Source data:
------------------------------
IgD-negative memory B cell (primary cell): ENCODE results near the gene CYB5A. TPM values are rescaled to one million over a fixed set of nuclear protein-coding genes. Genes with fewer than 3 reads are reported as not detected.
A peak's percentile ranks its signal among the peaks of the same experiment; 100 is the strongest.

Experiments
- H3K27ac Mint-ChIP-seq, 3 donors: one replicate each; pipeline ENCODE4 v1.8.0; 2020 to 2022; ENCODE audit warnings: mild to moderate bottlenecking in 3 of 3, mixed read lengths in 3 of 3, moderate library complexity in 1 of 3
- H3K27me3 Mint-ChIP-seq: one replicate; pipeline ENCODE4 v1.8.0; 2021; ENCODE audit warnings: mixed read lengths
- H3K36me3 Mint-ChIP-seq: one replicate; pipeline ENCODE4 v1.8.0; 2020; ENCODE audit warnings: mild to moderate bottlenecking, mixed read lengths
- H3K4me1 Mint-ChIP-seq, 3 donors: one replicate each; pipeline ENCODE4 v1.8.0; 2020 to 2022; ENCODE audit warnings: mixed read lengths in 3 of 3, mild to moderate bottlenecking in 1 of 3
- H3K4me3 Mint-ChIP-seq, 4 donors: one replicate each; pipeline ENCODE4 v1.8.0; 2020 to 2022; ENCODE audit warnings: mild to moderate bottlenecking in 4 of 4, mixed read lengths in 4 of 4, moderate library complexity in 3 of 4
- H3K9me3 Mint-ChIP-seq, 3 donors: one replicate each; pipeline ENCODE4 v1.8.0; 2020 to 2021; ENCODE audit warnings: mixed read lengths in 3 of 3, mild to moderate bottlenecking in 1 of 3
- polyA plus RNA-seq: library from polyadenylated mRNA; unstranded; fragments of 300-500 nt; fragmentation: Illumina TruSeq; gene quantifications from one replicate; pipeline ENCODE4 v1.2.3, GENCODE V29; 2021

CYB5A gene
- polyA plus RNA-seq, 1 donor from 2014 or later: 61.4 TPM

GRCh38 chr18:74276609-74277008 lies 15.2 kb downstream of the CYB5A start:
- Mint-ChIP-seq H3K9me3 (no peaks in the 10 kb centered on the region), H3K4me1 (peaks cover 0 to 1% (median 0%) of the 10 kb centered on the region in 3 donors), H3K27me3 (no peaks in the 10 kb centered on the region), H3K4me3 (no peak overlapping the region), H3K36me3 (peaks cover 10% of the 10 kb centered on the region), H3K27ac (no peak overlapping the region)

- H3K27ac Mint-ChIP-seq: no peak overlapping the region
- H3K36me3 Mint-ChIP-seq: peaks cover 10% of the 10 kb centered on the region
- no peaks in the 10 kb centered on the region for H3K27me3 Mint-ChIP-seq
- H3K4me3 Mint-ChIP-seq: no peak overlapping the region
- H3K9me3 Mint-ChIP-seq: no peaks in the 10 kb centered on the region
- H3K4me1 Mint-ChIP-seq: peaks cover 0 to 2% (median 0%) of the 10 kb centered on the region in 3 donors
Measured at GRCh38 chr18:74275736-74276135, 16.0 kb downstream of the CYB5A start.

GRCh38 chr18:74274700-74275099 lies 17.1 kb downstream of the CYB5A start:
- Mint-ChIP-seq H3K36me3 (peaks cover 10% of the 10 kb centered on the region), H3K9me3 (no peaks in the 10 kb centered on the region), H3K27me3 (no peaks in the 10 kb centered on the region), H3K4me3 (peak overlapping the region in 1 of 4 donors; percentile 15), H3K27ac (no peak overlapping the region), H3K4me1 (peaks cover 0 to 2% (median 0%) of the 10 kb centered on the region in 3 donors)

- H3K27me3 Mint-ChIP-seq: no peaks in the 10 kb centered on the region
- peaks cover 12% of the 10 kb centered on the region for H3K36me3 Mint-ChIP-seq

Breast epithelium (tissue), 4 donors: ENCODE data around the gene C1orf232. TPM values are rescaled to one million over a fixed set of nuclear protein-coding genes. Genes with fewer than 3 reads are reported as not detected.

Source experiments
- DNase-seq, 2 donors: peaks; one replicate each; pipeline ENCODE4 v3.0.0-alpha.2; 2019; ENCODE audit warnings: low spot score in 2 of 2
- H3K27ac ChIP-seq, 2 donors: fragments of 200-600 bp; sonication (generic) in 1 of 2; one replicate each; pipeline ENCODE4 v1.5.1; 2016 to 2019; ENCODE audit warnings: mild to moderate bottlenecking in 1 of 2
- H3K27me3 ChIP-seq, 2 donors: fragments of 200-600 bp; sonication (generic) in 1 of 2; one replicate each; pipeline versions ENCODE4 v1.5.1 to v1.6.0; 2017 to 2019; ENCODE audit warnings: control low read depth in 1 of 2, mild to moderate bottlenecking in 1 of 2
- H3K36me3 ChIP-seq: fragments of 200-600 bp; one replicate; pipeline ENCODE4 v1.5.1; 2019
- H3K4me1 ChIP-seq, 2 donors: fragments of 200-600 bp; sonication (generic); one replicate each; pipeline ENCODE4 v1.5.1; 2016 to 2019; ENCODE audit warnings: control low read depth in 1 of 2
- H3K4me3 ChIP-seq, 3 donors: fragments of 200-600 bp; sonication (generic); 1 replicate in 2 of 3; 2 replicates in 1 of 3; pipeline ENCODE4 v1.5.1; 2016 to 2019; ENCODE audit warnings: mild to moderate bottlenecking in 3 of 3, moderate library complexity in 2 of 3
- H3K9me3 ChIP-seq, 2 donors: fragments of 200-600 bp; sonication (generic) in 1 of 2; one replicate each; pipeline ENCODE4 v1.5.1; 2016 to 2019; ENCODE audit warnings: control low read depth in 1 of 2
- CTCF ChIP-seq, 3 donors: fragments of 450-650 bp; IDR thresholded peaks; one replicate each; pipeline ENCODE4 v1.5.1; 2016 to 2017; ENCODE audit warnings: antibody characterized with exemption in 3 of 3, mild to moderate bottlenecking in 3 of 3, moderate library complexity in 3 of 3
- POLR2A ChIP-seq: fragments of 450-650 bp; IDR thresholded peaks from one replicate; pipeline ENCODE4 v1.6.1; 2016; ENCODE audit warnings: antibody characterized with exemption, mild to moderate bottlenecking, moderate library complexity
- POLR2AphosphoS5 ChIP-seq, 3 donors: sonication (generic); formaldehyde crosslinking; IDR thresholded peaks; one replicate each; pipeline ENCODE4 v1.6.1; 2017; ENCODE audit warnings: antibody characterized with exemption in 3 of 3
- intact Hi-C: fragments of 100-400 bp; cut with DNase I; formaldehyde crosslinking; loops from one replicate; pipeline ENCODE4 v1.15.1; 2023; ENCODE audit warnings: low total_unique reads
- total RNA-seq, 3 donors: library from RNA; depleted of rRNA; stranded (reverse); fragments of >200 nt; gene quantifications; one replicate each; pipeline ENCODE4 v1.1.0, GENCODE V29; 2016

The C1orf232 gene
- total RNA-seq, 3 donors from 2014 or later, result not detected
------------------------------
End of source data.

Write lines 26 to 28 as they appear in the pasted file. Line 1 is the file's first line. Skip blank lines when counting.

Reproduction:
Breast epithelium (tissue), 4 donors: ENCODE data around the gene C1orf232. TPM values are rescaled to one million over a fixed set of nuclear protein-coding genes. Genes with fewer than 3 reads are reported as not detected.

Source experiments
- DNase-seq, 2 donors: peaks; one replicate each; pipeline ENCODE4 v3.0.0-alpha.2; 2019; ENCODE audit warnings: low spot score in 2 of 2